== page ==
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Heads expected to roll at SABC after sexual harassment notices issued

Heads are expected to roll at the SABC after the public broadcaster announced that it would initiate action against all those implicated in the sexual harassment of their colleagues.

Spokesperson Neo Momodu said all those accused of sexual harassment have been served with notices and would be given an opportunity to make representations.

The broadcaster established a commission of inquiry into sexual harassment on June 1 to probe instances of sexual harassment at the SABC.

The commission completed its work on October 31.

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“The commission, which is independent from the SABC, presented its final report which was accepted in its entirety by the SABC board. The mandate of the commission was to accept verbal and written allegations of sexual harassment from former and current SABC employees and provide them an opportunity to report experiences they may have had of sexual harassment, which were either never addressed or were not dealt with to the complainants’ satisfaction.”

After an intensive investigation process, the commission made findings and submitted recommendations which the SABC was implementing, Momodu said.

Harassment not taken seriously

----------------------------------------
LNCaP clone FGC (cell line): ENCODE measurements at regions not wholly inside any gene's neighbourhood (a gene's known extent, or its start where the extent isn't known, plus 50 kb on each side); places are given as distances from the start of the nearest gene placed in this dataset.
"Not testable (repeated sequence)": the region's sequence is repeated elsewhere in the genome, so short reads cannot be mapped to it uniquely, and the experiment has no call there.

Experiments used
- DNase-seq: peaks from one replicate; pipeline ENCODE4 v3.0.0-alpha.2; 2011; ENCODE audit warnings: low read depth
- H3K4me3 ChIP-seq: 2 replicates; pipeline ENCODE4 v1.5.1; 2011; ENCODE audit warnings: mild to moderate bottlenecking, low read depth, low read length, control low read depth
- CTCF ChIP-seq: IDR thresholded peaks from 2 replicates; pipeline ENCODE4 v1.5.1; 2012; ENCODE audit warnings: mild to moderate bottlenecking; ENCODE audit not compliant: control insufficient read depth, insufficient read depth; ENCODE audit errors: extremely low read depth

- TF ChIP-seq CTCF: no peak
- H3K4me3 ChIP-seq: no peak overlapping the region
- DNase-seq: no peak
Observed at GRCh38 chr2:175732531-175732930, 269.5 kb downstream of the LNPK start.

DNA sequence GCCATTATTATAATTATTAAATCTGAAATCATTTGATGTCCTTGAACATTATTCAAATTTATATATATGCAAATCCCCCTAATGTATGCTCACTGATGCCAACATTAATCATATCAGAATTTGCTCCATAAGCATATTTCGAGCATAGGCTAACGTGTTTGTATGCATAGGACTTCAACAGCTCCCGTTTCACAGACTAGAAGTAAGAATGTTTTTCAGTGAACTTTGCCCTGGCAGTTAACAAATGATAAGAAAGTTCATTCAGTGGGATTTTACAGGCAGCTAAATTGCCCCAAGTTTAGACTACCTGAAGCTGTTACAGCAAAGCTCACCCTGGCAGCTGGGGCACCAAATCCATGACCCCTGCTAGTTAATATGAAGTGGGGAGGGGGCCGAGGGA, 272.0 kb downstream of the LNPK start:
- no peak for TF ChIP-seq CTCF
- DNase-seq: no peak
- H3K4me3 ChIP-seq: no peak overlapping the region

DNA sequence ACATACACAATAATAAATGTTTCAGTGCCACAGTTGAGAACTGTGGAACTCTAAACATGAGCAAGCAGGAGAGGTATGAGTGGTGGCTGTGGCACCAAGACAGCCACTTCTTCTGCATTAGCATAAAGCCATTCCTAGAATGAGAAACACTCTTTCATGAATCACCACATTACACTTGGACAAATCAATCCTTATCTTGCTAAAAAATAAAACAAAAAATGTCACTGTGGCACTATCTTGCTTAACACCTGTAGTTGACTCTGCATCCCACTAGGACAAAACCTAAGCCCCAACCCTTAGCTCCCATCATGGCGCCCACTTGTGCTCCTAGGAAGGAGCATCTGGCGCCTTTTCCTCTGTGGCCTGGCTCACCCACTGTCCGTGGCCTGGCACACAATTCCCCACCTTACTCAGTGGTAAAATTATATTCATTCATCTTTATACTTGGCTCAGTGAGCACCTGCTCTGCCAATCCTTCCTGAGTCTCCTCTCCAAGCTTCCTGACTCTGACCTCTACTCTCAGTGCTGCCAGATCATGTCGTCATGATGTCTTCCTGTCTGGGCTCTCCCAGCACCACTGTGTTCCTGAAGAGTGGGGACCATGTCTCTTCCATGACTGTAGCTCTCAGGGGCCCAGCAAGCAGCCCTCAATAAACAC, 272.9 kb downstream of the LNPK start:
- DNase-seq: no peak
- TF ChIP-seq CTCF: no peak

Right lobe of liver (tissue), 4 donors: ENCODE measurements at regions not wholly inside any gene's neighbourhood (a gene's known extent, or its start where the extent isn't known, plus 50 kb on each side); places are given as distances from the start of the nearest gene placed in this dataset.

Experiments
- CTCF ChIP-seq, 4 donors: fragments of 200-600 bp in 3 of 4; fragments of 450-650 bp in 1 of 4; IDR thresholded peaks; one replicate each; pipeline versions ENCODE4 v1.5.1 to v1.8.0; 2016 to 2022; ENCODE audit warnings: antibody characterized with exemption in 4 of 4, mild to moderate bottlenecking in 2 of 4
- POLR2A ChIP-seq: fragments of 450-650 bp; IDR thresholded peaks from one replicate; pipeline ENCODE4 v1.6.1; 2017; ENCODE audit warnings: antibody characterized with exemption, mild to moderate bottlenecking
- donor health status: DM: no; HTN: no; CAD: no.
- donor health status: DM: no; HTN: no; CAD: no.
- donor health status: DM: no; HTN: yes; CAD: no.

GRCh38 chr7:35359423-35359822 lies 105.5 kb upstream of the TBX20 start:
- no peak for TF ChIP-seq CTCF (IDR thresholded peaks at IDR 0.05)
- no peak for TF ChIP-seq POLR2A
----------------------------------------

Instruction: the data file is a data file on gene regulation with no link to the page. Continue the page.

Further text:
The SABC was once accused by the same commission of not taking sexual harassment seriously and of needing to develop a culture that embraces the enhancement of human and gender rights.

The commission found that the SABC was complicit in some cases, accusing the broadcaster of being oblivious to infringements of its sexual harassment policies.

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Chairperson Barbara Watson revealed that the public broadcaster’s sexual harassment policies did not meet international standards and needed to be reviewed.

Watson found out that some of the victims had been forced to resign and a couple became divorced, while perpetrators remained in their posts. Some of the harassers were managers in positions of power.

The commission also found that a strong perception existed that human resources personnel and senior managers colluded and that most senior managers had a serious lack of knowledge and understanding of human rights statutes, gender relations and issues of power relations between men and women.

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